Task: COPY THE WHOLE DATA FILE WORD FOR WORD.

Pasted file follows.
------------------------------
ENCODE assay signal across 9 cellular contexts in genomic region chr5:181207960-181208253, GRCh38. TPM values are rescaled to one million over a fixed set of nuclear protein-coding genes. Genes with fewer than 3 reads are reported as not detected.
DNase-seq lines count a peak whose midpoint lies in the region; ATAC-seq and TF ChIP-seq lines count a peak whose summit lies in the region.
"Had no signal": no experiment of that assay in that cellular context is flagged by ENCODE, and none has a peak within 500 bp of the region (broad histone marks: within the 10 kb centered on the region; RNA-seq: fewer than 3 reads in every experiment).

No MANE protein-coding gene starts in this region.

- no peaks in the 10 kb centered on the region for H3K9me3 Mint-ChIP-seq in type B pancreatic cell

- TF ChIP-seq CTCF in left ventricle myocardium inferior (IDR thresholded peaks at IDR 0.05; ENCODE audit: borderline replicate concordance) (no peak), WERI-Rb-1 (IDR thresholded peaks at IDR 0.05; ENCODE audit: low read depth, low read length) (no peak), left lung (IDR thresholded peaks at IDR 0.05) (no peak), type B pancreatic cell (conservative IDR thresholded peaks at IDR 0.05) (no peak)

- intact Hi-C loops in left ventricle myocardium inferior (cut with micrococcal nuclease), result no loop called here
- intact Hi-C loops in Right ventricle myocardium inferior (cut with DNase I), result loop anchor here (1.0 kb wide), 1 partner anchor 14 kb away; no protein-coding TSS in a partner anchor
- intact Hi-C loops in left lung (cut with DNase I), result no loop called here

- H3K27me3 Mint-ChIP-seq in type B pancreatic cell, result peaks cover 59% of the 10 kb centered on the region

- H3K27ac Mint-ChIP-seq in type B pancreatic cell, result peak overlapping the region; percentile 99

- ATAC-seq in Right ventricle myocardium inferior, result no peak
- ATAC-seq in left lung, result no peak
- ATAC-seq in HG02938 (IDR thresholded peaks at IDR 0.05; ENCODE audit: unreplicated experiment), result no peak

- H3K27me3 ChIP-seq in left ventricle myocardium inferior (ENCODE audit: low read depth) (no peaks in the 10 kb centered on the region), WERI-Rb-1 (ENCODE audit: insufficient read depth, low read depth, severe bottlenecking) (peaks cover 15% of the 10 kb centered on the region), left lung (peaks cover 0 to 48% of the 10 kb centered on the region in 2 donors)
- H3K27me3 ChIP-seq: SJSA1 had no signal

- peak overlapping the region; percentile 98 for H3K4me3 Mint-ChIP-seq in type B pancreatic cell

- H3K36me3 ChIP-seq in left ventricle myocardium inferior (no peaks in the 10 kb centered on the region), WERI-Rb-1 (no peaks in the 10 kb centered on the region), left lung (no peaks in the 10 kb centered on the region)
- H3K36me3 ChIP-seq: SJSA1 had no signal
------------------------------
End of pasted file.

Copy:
ENCODE assay signal across 9 cellular contexts in genomic region chr5:181207960-181208253, GRCh38. TPM values are rescaled to one million over a fixed set of nuclear protein-coding genes. Genes with fewer than 3 reads are reported as not detected.
DNase-seq lines count a peak whose midpoint lies in the region; ATAC-seq and TF ChIP-seq lines count a peak whose summit lies in the region.
"Had no signal": no experiment of that assay in that cellular context is flagged by ENCODE, and none has a peak within 500 bp of the region (broad histone marks: within the 10 kb centered on the region; RNA-seq: fewer than 3 reads in every experiment).

No MANE protein-coding gene starts in this region.

- no peaks in the 10 kb centered on the region for H3K9me3 Mint-ChIP-seq in type B pancreatic cell

- TF ChIP-seq CTCF in left ventricle myocardium inferior (IDR thresholded peaks at IDR 0.05; ENCODE audit: borderline replicate concordance) (no peak), WERI-Rb-1 (IDR thresholded peaks at IDR 0.05; ENCODE audit: low read depth, low read length) (no peak), left lung (IDR thresholded peaks at IDR 0.05) (no peak), type B pancreatic cell (conservative IDR thresholded peaks at IDR 0.05) (no peak)

- intact Hi-C loops in left ventricle myocardium inferior (cut with micrococcal nuclease), result no loop called here
- intact Hi-C loops in Right ventricle myocardium inferior (cut with DNase I), result loop anchor here (1.0 kb wide), 1 partner anchor 14 kb away; no protein-coding TSS in a partner anchor
- intact Hi-C loops in left lung (cut with DNase I), result no loop called here

- H3K27me3 Mint-ChIP-seq in type B pancreatic cell, result peaks cover 59% of the 10 kb centered on the region

- H3K27ac Mint-ChIP-seq in type B pancreatic cell, result peak overlapping the region; percentile 99

- ATAC-seq in Right ventricle myocardium inferior, result no peak
- ATAC-seq in left lung, result no peak
- ATAC-seq in HG02938 (IDR thresholded peaks at IDR 0.05; ENCODE audit: unreplicated experiment), result no peak

- H3K27me3 ChIP-seq in left ventricle myocardium inferior (ENCODE audit: low read depth) (no peaks in the 10 kb centered on the region), WERI-Rb-1 (ENCODE audit: insufficient read depth, low read depth, severe bottlenecking) (peaks cover 15% of the 10 kb centered on the region), left lung (peaks cover 0 to 48% of the 10 kb centered on the region in 2 donors)
- H3K27me3 ChIP-seq: SJSA1 had no signal

- peak overlapping the region; percentile 98 for H3K4me3 Mint-ChIP-seq in type B pancreatic cell

- H3K36me3 ChIP-seq in left ventricle myocardium inferior (no peaks in the 10 kb centered on the region), WERI-Rb-1 (no peaks in the 10 kb centered on the region), left lung (no peaks in the 10 kb centered on the region)
- H3K36me3 ChIP-seq: SJSA1 had no signal